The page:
Log in

No account? Create an account
04 December 2012 @ 11:18 am
Reviews List of Martin Freeman Works I’ve Seen  
Having pretty much exhausted a large chunk of Benedict Cumberbatch’s filmography, I found myself almost unconsciously gravitating to the other half of the Sherlock duo, Martin Freeman, and watching works in which he stars. Obviously I haven’t seen as many of his roles as I have BC’s, but I’ve seen enough that I’d like to keep track of them in a list. Um, please rec me your favorites that I haven’t watched yet?

::: Film :::

  • Ali G Indahouse: “Is there any reason why there should be an absurdly dressed, half-naked man chained to a fence, being tossed off by an old blind council worker?” In this irreverent comedy, Sasha Baron Cohen plays Ali G, a bizarre wannabe gangster convinced he’s a rap star and is constantly in pursuit of being a badass. Somehow he gets involved in campaigning to be a member of parliament (yup, that’s right, “da house” refers to the House of Parliament). Michael Gambon and Charles Dance add class and very gamely play along as the Prime Minister and his scheming deputy, respectively. Martin plays Ali G’s supportive best friend, Ricky C, and gets to wear a frankly ridiculous costume (overalls and bandanas are involved). Together, they cruise around in their tiny “decked out” car, smoke weed, watch porn, and even dance and do some beatboxing together. (Also, Anderson from Sherlock makes a brief cameo!) Watching Ali G being wildly inappropriate in such staid British institutions is very amusing, though now some of the elements are a bit dated.

  • Breaking and Entering: Jude Law, Robin Wright, and Juliette Binoche co-star in this film about a business that keeps being broken into by a young Bosnian boy who excels in acrobatics and all the people whose lives he inadvertently touches. Martin plays Jude Law’s character’s business partner who has quite a thing for a member of the cleaning crew. Martin has a beard! It makes him look very distinguished, actually.

  • Captain America: Civil War: In this highly enjoyable addition to the Avengers universe, Martin has a brief role as no-nonsense American interrogator Everett K. Ross. More about the movie, which I really liked, here!

  • The Debt: In this comedy-drama with an ensemble cast and told in flashbacks and voiceovers, Martin plays an inept, lowlife father and husband who sets the plot in motion by becoming indebted 20,000 pounds to some very bad people and forces his father-in-law (played by Warren Clarke) to try to get him out of trouble. A relevant point is that in the show he is married and has a son with Amanda Abbington—his real-life partner with whom he has two kids! :) There’s a great scene where they scream at each other. Amanda is particularly loveable in this role. Martin takes a lot of abuse in this movie, getting punched and beaten up—but his character usually deserves it! Also stars Lee Williams, a real heartthrob, as an anxiety-ridden inexperienced lawyer.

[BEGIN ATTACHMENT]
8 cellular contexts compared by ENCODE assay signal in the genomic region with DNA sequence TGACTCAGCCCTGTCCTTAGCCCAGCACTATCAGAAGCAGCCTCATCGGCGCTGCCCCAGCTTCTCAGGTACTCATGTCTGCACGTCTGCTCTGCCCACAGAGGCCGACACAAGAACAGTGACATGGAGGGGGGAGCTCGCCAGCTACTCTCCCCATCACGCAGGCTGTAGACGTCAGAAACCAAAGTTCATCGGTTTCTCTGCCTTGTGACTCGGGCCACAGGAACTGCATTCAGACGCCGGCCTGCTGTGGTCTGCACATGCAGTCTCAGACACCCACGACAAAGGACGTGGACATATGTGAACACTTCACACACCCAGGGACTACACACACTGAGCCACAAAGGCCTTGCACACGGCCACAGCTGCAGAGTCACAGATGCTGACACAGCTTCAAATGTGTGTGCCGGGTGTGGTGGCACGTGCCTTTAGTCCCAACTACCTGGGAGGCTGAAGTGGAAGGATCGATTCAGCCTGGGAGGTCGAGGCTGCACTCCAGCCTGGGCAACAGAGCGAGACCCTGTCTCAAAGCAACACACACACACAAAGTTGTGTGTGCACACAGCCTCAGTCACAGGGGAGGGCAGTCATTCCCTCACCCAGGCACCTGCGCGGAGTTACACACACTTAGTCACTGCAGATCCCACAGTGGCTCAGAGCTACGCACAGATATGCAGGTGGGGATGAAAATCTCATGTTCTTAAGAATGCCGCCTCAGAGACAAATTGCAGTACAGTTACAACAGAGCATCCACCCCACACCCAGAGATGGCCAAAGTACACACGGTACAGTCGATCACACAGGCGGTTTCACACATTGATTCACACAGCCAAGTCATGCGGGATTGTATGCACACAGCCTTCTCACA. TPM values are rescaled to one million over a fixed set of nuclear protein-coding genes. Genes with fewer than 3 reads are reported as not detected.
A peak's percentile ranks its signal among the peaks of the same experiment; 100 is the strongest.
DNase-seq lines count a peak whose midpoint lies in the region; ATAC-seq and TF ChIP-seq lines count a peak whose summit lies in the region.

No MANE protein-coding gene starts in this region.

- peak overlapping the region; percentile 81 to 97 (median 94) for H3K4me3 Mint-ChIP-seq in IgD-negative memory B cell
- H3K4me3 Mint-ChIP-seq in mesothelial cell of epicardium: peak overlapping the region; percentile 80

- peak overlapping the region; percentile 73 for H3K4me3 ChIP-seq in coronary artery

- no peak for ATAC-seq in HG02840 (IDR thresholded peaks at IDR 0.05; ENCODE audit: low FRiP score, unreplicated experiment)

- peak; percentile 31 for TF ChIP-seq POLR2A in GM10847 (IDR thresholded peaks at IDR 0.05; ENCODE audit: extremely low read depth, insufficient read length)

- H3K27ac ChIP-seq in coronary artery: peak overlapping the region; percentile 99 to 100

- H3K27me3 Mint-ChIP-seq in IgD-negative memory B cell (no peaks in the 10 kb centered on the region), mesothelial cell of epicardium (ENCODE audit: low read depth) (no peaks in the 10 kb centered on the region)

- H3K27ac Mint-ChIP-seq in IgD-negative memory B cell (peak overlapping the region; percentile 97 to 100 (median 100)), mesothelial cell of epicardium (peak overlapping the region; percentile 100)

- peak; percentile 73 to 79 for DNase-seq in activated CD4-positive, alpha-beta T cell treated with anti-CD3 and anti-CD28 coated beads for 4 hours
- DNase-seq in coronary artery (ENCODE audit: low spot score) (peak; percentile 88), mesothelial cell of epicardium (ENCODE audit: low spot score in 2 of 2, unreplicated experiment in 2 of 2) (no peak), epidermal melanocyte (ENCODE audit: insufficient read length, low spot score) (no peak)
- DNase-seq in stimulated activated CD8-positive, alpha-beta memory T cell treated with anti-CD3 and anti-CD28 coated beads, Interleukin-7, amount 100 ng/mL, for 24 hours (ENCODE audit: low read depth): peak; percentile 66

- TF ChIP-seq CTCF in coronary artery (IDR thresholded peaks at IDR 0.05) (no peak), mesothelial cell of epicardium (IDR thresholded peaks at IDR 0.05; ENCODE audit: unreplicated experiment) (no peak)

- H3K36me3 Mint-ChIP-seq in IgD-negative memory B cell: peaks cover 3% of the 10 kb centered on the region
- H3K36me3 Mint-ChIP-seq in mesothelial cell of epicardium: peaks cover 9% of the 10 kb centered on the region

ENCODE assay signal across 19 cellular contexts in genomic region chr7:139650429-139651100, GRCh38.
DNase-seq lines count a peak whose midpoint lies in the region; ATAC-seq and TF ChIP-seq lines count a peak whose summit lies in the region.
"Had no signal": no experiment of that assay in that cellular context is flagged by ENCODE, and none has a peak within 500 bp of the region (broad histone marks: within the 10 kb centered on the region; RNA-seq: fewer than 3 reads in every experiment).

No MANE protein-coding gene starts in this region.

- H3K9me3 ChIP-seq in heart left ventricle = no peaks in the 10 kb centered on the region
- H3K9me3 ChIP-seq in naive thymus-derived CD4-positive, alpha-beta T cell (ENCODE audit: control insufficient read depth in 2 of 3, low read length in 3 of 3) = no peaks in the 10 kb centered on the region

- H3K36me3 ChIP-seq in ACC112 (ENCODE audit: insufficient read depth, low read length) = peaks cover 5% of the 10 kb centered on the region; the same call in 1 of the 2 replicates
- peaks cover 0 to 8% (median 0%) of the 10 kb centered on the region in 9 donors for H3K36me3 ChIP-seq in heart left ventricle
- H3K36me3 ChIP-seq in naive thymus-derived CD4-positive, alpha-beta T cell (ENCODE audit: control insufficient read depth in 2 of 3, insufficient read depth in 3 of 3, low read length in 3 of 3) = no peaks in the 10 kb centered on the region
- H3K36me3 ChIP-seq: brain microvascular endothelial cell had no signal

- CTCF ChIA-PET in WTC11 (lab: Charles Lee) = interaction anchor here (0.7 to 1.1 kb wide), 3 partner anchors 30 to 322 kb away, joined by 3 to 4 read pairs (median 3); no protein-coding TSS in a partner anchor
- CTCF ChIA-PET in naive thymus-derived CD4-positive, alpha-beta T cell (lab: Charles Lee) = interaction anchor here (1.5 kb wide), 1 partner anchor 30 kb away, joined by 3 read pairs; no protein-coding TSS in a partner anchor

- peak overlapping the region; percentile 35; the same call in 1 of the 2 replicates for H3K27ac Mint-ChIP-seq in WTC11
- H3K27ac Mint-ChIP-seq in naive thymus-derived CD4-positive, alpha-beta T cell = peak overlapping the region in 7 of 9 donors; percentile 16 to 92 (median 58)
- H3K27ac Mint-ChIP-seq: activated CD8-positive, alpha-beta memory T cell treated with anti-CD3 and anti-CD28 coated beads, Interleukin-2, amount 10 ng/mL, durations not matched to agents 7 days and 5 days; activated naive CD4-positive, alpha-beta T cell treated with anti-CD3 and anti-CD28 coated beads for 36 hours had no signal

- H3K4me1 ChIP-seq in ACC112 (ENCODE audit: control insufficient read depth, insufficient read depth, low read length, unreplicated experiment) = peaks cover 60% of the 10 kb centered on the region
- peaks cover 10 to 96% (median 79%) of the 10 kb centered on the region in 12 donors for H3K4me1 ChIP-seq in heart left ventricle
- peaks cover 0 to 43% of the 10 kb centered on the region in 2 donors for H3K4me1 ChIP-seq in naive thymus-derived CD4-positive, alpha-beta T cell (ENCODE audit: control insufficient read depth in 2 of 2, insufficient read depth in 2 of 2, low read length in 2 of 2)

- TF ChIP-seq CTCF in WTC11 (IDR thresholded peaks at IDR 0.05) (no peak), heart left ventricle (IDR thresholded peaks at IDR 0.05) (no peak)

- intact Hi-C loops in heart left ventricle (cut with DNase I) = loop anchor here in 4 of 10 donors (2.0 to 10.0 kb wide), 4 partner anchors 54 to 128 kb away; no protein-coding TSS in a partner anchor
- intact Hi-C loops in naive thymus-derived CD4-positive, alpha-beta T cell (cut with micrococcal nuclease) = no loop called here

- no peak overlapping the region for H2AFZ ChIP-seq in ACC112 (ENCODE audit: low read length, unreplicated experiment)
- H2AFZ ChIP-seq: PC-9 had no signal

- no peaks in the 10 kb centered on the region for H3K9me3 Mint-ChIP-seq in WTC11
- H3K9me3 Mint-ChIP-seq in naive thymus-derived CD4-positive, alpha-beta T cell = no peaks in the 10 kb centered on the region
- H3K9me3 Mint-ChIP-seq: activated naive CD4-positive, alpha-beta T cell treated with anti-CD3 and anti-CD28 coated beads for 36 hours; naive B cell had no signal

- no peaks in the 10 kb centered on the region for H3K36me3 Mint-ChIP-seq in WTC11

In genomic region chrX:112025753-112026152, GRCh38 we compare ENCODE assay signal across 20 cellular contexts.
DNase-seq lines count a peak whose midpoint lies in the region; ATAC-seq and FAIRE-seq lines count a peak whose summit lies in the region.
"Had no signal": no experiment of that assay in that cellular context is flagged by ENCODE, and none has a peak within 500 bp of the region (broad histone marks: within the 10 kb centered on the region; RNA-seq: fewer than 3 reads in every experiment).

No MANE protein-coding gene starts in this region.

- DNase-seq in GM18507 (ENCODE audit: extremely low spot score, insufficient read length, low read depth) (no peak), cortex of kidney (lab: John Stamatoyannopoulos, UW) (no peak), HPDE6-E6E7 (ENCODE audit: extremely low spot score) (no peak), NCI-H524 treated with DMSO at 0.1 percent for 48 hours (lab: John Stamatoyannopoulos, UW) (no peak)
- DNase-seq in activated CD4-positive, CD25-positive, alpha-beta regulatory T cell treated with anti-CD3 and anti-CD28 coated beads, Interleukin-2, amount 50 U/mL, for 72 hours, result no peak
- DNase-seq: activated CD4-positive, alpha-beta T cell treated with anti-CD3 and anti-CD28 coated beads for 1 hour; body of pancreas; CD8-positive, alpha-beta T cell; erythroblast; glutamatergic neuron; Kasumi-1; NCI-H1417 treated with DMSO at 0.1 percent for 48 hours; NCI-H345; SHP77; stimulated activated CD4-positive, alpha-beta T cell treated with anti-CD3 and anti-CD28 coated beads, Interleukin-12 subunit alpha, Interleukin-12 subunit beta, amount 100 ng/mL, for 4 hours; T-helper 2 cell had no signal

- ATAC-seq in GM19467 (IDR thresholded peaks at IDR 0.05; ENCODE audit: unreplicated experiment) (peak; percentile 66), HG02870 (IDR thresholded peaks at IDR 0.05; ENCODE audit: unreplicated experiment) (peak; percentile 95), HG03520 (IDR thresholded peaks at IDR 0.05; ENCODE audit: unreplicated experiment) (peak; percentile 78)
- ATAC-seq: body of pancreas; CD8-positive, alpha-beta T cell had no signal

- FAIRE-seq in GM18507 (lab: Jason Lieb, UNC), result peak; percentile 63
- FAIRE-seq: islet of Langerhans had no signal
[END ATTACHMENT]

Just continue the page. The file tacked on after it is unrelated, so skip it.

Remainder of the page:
• Dedication: Billy Crudup and Mandy Moore star in this quirky romantic drama about a dysfunctional children’s author and a broke illustrator who are forced to work together. Martin plays Jeremy, Mandy Moore’s character’s academic author ex-boyfriend, ex-thesis advisor who can’t choose between two women (he’s kind of a douche). Martin’s intense author headshot was totally sexy, though.

  • The Girl is Mime: Both absurd and emotionally affecting, this is an engrossing five-minute silent film in which Martin plays (you guessed it) a mime accused of murder. The silence is a perfect vehicle to showcase Martin’s astounding physical acting—every action is so exact and so natural that in the interrogation I almost forgot that he had no props. Unfortunately the film raises more questions than it can answer in such a short amount of time. You can see it right now on Youtube here.

  • The Good Night: Working with Simon Pegg again, but this time he and Martin have significant time onscreen together as former bandmates who have relationship troubles. Martin plays a musician who now scores lousy commercials. After he has a vivid dream with a beautiful woman (Penélope Cruz), he becomes obsessed with perfecting his lucid dreaming skills in an attempt to further his dream relationship with her, neglecting his real life relationship (with his partner played by Gwyneth Paltrow). Slow and dreamy but with surprising twists. Since Martin wears sweaters similar to John Watson’s in the movie, I think footage from this film could be good to use on sad post-Reichenbach vids. :)

  • The Hitchhiker’s Guide to the Galaxy: Martin is the perfect Arthur Dent—the last surviving human after the earth is blown up to make way for an intergalactic bypass—in this zany rendition of Douglas Adams’ beloved cult novel (which I adore). I really liked the chemistry between Martin and Mos Def (playing Ford Prefect, my favorite character from the books), but not so much Sam Rockwell’s portrayal of the two-headed Zaphod Beeblebrox. Martin gets to wander round in his dressing gown the whole time, which must have been fun.

  • The Hobbit trilogy: Oh my God, Martin Freeman was born to play this role; you see why Peter Jackson & co. decided to delay filming on this $250 million project in order to wait for him to become available. His Bilbo Baggins is both complicated and oh so simple, brave and loveable but with some inner darkness that makes him fascinating. I’ve done full reviews of the movies here: (part 1), (part 2), (part 3).